Maximum versus Minimum Entropy Generation: Theoretical Developments and Applications
A special issue of Entropy (ISSN 1099-4300).
Deadline for manuscript submissions: closed (31 July 2015) | Viewed by 49929
Interests: irreversible thermodynamics; quantum thermodynamics; thermodynamics of biosystems; exergoeconomics; econophysics; sustainability
Special Issues, Collections and Topics in MDPI journals
Interests: thermodynamics, solar energy, thermal conductivity
Applied thermodynamics is the science of both energy and its best use, in relation to the available energy resources. Applied thermodynamics concerns energy and energy transformations, including power production and refrigeration, and the relationships among the properties of matter, including living matter.
The first law of thermodynamics expresses the conservation of the energy, while the second law states that entropy continuously increases for the system and its environment. The second law highlights that energy has quality as well as quantity, and any process occurs with a consequent decrease in this quality.
Nicolas Léonard Sadi Carnot’s study of heat engines revealed the existence of a readily calculable limit for any conversion rate of heat into work. Entropy was introduced by Rudolf Clausius to analyze dissipative processes. Louis Georges Gouy (in 1889) and Aurel Stodola (1905) independently proved that the lost exergy in a process is proportional to the entropy generation. Then, Ilya Prigogine (in 1947) and Hans Ziegler (in 1957) proved, respectively, that a non-equilibrium system develops in a way that attains the minimum entropy production and the maximum entropy production under the present constraints. Moreover, Prigogine extended this approach to complex systems in physics, chemistry, and biology.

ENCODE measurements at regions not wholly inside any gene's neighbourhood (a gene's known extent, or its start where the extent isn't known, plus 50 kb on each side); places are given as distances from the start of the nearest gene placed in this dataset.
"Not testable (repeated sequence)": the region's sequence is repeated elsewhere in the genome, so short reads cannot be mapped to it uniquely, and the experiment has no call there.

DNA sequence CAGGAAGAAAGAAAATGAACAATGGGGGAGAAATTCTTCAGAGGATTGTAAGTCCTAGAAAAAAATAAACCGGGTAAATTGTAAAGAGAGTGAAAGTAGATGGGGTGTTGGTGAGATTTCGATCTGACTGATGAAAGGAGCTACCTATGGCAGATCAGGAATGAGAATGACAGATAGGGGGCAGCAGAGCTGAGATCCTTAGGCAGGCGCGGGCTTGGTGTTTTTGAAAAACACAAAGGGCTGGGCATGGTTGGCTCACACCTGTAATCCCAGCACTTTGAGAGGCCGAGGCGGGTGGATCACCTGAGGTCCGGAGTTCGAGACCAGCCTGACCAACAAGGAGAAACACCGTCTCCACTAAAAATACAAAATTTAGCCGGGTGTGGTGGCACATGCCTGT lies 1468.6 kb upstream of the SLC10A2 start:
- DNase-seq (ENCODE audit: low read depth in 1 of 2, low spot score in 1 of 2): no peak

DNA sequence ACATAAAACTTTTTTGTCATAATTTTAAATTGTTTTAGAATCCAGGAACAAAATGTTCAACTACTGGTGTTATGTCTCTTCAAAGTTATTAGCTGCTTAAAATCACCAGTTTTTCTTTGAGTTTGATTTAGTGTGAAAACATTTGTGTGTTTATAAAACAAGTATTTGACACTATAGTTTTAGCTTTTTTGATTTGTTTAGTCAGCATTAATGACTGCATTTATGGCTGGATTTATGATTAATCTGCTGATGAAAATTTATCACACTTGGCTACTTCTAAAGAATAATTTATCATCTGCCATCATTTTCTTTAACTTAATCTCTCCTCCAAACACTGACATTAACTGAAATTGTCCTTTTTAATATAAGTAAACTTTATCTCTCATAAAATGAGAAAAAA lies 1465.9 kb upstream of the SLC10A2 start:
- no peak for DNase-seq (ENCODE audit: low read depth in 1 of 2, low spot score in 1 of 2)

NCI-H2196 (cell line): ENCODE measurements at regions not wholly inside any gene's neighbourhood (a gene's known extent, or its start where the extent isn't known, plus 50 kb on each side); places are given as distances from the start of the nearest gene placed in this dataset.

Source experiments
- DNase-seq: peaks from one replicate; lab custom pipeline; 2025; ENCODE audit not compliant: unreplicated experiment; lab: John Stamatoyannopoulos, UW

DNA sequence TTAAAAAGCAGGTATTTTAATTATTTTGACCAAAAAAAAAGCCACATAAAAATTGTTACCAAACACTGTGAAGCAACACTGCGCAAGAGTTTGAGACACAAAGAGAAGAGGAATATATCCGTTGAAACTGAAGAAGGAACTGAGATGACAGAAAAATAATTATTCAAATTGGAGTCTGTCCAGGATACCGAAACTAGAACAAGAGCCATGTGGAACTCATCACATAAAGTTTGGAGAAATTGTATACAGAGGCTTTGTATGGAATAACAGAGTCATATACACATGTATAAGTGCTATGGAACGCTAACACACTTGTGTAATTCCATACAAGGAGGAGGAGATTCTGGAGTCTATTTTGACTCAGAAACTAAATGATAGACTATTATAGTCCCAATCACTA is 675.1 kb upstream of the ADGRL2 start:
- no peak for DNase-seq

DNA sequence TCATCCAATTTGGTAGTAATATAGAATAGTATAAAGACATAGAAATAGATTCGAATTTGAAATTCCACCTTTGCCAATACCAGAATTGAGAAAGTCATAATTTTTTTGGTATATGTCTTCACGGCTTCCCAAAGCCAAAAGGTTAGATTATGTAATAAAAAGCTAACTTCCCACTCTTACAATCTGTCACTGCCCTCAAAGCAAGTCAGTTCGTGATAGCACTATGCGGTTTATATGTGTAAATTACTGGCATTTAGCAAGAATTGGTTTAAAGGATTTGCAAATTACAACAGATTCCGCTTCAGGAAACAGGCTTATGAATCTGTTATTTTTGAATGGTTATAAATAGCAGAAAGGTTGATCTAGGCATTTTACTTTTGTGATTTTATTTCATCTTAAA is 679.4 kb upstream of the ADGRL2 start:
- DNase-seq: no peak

In 1982, Adrian Bejan introduced the minimum entropy generation approach, which is an optimization method for engineers’ designs. Then, he developed an improvement, named the constructal law, which is particularly effective for explaining the optimal shapes of natural structures.
All these approaches allow us to highlight the need for a unified thermodynamic approach to complex system evolution, based on the analysis of the interaction between systems and environment, by considering the flows across the system's border.
Prof. Giuseppe Grazzini
Dr. Umberto Lucia
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- entropy generation
- open systems
- complex systems
- constructal theory
- maximum entropy generation
- minimum entropy generation
- second law analysis
- quantum thermodynamics
- non-conventional application of the second law